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Philmont Gear

==> To see the list of gear recommended by Philmont click HERE <==

The most important item of personal gear you need for Philmont is a really good pair of hiking boots. These will cost anywhere from $100 to $250.

What features your boots should have and how to select them:
  • Above ankle support
  • Leather or synthetic; waterproof is highly recommended
  • Buy boots that will fit while you're backpacking; try them on with socks likely to be worn on trail
  • Buy from an outdoor outfitter (like REI or EMS); these stores have experts in finding you the right boot
  • Fit them late in day when feet are slightly swollen
  • You can add a premium insole later if needed (like Superfeet)
  • Break in your boots (and your feet) NOW by wearing them and hiking
CLICK HERE for a really informative page with video from REI on selecting the right hiking boot.

...and appropriate socks. The kind of socks you wear with your boots is also very important. We will discuss this at our prep meetings but you can also see it HERE.

Your backpack is your next most important

Your pack will carry everything that you'll need for 12 days on the trail: personal gear, crew gear, food, water. Depending on our itinerary, especially how many days between food pickups and whether we'll have any dry camps (no water), you could carry anywhere from 30 to 50 pounds (the goal is to never exceed 25% of your body weight, at least not for long periods). A good pack will cost between $150 and $250 (although there are very often closeouts from prior year models; check You can also rent a pack at Philmont.

==> HOW TO FIT YOUR BACKPACK (video) <==

There are two primary styles of backpack:
  • Internal frame (this is what you'll mostly find)
  • External frame (these still exist, but are considered a little "old school", although some people swear by them because they tend to keep your back better ventilated)
Packs come in lots of different sizes and with many different features. We recommend:
  • At least 3500 cubic inch/55 liter capacity, with the ability to tie things onto the outside
  • A very well padded hip belt and shoulder straps
  • An integral rain cover, or buy one separately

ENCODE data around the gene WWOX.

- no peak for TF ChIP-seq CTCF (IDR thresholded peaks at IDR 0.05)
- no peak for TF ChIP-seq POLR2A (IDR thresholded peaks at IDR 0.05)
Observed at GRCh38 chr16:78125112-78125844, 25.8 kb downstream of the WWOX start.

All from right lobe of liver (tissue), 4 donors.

• As with your hiking boots, go to one or more high-end outdoor outfitters, consult their staff and try on lots of different models
Your crew advisors and some crew members have considerable experience in selecting packs and other outdoor gear. You can get their advice when we discuss gear at our prep meetings.

Other gear you will need (and which we will discuss later):

  • lightweight sleeping bag (20 degree F rating; less than 3.5 lbs)
  • waterproof stuff sack for your sleeping bag
  • a sleeping pad (foam or inflatable)
  • separate sleeping clothes (these are kept separate for protection from bears; we'll explain how this works at our prep meetings)
Trail clothes:
  • 3 or 4 synthetic/wicking T-shirts and underwear (like DuoFold, Coolmax, Under Armour or other performance brands)
  • 1 or 2 synthetic trail shorts (pockets are very good to have) and one pair of zip-offs
  • exterior hiking socks (wool or synthetic)
  • interior hiking sock liners (synthetic)
  • a warm fleece
  • a mid-weight jacket/rain jacket combo (or a separate poncho) with a hood (or a separate rain hat)
  • a safari hat, ball cap or other hat that offers sun protection
Other personal gear:
  • 4 liters water carrying capacity (widemouth Nalgene's are best; you should have at least two of these, even if you're using a hydration reservoir)
  • eating gear (lightweight bowl and "spork")
  • a lightweight headlamp with fresh batteries (AAA best)
  • personal first aid kit
  • personal toiletries
Lots more tips on gear selection at (for example, this article about selecting your base layers).

Or THIS ARTICLE about rain jackets.

Crew gear

Crew gear includes anything that more than one person will use, such as:
  • tents
  • cooking stoves & fuel
  • cooking pots and utensils
  • water purification equipment (filters and/or chemicals)
  • bear bags and rope
  • food
Most of this will be supplied by our Troop but if you already have a lightweight, good-quality backpacking tent we'd like to know.

At the end of every day crews must gather all their "smellables" into bear bags and hang them high above the ground.
Good sources for Backpacking Gear:
Reliable brands:

  • Vasque
  • Merrell
  • Lowa
  • Timberland
  • Keen
  • Hi-Tec
  • Solomon
  • New Balance
  • REI
  • EMS
  • Kelty
  • Jansport
  • Osprey
  • Gregory
Sleeping Bags:
  • REI
  • EMS
  • Marmot
  • Kelty
  • North Face
Hydration Bags (bladders)